Dear BelBel Mooney’s replies to this lady are, naturally, all in line with the prevailing ideology. Seek counselling and the support of groups of people with similar problems who will help you to be reconciled to your position.
Every day I wake up and pray: ‘Please God let today be a good day — don’t let me think that I want to die’.
Fifteen months ago, at the age of 56, my youngest sister died very suddenly of pneumonia. The whole family is devastated. Our parents don’t really talk of her and I can’t believe she’s dead. I have to keep telling myself she is gone for ever. I miss her so much. She was my best friend and confidante. We spoke almost every day on the phone, discussing everything, from fashion to politics. ...
The hammer blow of her death made me feel a total waste of space. It’s made me realise how poor I am and how poor she was, that she left this world as poverty-stricken as when she came in. My life has been full of ‘what ifs?’.
I can’t afford to heat the house, pay the water rates etc. My whole family lives this struggle, but I never thought about it, I just got on with it. Now I am so angry, with her, with myself, with fate. I want to be rich and taste some of the fruits of wealth — the theatre, restaurants, foreign holidays and so on — before I die.
Last week I went to get a repeat HRT prescription and the nurse refused it, telling me I had to have a mammogram, because she could not live with herself if I had ‘something’. I went to the doctor (who put me on it) and asked for the full dose, but he refused, pontificating about risks. I don’t care about them.
I’m not coping. I nearly had a panic attack at the thought of not having my HRT. Basically, the nurse told me to ‘pull myself together’.
I cannot handle the stress. Everyone is telling me how bad-tempered I am — shouting at my children and grandchildren. I used to be so placid, now I feel like hitting someone. I just want to go to bed and never wake up, but sadly I do, and it all begins again. (Daily Mail, 24th March 2011)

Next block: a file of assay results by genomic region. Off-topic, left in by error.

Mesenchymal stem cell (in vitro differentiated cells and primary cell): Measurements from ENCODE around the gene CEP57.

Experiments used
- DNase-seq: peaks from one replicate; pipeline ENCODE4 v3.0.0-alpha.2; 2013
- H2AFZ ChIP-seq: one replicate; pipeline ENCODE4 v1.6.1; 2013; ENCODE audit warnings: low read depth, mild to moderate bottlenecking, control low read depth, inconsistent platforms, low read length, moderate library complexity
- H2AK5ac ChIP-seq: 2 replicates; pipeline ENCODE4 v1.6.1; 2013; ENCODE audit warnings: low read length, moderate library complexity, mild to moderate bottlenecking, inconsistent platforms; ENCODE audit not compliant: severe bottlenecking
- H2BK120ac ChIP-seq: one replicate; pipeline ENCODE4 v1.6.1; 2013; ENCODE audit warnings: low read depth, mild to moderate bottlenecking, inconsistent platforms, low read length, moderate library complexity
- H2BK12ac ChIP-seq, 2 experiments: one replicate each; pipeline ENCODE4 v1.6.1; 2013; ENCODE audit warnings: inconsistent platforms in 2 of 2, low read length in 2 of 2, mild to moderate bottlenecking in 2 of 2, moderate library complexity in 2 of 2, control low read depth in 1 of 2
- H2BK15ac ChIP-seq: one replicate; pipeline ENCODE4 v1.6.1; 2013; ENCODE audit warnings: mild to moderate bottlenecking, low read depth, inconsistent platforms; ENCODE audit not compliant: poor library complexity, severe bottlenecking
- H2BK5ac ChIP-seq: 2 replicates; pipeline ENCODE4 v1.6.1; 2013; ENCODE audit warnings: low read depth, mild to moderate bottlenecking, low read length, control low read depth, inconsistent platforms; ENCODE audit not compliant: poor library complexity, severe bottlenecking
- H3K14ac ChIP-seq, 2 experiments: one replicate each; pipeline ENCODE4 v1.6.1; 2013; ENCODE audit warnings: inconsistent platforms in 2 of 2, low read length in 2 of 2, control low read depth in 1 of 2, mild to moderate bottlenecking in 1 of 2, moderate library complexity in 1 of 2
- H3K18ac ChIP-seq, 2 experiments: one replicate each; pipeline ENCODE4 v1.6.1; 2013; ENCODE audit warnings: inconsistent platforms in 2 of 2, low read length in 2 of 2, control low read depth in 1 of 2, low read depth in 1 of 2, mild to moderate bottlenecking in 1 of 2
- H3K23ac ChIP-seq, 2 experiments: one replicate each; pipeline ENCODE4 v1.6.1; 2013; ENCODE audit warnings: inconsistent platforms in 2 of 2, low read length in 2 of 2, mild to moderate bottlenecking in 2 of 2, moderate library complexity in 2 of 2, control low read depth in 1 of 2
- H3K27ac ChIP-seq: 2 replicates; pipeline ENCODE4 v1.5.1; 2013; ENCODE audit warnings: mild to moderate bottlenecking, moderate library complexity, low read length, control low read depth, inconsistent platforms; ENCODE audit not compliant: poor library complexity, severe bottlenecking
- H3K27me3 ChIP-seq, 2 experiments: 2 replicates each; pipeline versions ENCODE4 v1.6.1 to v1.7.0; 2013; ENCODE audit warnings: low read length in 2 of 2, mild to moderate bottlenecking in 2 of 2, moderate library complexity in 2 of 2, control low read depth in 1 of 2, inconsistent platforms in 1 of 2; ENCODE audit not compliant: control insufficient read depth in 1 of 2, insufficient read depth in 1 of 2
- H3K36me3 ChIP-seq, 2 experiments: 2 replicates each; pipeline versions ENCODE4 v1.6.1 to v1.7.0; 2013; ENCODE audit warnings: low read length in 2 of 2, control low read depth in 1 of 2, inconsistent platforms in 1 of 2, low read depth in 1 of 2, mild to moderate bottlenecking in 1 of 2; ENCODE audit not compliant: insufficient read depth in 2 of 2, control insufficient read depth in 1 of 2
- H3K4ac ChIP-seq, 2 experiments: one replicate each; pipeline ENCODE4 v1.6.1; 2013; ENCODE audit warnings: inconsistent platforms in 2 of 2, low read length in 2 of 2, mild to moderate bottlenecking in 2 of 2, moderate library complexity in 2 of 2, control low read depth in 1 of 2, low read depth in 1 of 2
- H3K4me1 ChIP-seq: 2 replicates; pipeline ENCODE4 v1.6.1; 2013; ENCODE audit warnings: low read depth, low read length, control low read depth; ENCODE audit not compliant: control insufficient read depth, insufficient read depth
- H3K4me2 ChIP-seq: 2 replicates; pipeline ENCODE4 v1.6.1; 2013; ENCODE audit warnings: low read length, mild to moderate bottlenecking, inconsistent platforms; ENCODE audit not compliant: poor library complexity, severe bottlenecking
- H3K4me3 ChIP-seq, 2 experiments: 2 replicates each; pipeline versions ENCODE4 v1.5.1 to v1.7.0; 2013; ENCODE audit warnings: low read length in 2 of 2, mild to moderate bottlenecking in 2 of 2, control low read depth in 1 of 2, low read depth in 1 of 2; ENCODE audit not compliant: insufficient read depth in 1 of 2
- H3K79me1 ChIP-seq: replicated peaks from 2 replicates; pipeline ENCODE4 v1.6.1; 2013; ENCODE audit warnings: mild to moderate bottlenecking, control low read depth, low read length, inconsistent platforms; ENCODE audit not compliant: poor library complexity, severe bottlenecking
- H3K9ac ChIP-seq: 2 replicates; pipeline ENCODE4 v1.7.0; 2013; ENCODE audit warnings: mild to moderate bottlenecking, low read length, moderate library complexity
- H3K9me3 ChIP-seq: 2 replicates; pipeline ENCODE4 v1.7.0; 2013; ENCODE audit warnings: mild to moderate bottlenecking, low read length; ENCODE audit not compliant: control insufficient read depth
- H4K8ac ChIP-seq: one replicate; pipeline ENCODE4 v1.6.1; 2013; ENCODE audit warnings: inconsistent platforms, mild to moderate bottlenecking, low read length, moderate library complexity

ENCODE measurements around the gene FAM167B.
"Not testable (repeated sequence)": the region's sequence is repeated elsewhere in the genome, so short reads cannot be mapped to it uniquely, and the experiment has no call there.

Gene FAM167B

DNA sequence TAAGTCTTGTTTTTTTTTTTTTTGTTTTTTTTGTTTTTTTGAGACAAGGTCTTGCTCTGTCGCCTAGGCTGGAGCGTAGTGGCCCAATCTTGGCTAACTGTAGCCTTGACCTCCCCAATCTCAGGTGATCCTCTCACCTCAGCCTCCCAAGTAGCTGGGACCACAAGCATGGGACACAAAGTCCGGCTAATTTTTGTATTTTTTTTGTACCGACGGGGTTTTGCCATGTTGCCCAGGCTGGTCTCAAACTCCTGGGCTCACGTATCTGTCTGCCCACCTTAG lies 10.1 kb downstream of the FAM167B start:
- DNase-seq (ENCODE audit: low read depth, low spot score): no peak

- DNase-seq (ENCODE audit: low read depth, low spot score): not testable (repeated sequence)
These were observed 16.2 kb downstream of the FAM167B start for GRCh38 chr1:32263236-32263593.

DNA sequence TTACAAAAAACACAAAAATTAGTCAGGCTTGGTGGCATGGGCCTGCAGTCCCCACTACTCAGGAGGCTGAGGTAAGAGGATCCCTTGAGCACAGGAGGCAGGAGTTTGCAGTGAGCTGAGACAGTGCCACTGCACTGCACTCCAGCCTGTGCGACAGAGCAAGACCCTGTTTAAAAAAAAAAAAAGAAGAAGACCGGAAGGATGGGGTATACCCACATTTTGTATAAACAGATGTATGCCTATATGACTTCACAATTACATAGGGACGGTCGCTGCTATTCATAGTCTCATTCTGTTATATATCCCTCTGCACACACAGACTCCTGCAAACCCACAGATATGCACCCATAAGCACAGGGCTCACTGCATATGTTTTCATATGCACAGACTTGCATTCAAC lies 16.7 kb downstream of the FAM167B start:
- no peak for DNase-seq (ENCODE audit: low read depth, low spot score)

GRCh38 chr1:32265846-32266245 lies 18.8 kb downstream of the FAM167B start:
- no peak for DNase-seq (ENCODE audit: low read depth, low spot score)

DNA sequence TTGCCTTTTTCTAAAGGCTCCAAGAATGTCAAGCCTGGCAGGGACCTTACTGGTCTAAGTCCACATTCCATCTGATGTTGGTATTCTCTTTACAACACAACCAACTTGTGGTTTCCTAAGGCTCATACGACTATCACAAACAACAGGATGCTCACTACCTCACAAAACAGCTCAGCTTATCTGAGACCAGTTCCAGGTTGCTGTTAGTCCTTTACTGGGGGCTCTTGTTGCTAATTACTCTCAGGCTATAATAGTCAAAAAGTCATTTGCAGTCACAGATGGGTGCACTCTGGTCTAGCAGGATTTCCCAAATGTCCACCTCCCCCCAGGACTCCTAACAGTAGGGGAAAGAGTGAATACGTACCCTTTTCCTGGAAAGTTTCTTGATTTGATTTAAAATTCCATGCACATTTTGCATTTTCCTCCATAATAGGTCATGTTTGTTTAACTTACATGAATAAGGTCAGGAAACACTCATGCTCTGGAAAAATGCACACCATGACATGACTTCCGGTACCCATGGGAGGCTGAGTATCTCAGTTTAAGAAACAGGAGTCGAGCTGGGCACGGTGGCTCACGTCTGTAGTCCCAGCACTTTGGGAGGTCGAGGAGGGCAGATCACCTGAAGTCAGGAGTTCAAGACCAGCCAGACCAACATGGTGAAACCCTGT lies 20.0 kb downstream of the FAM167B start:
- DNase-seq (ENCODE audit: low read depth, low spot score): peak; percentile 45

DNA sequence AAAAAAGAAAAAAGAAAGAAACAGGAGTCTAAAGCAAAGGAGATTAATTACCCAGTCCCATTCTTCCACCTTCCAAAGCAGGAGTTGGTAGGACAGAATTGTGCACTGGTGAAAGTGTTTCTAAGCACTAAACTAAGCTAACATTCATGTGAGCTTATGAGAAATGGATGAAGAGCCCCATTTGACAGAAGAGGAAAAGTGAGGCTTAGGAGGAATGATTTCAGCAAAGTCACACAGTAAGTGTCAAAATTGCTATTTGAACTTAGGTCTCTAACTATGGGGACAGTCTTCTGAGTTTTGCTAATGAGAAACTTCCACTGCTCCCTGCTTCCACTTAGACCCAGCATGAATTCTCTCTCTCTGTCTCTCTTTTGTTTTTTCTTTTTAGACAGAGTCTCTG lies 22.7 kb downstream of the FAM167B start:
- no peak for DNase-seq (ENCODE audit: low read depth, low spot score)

The horrific role played by the medical Mafia in modern society emerges clearly. They decide, not you. On consulting them you expose yourself to psychological abuse, which is the last thing you need when you are already assailed in other ways.
It is deplorable that all are taxed to pay for the NHS; opting out should be possible for those who would never have anything to do with it, or with the medical Mafia in general. It would be a good deal less objectionable if only those who chose voluntarily to submit to such a system were forced to contribute in taxation towards its enormous costs.
Of course, Bel Mooney’s advice is to consult various agents of the oppressive society. Actually this correspondent is realistically aware of the existential predicament, and that the oppressive society in which she lives offers her no ways of improving her position. I suggest to her and to anyone in a similar situation that they come to live nearby, at least temporarily, and do some voluntary work for our organisation. We have many ideas for the best ways in which individuals can cooperate to improve their financial position, but we cannot suggest any particular project unless and until we know what the person concerned is willing and able to do, and whether they can get on with us, who do not accept the prevailing ideology.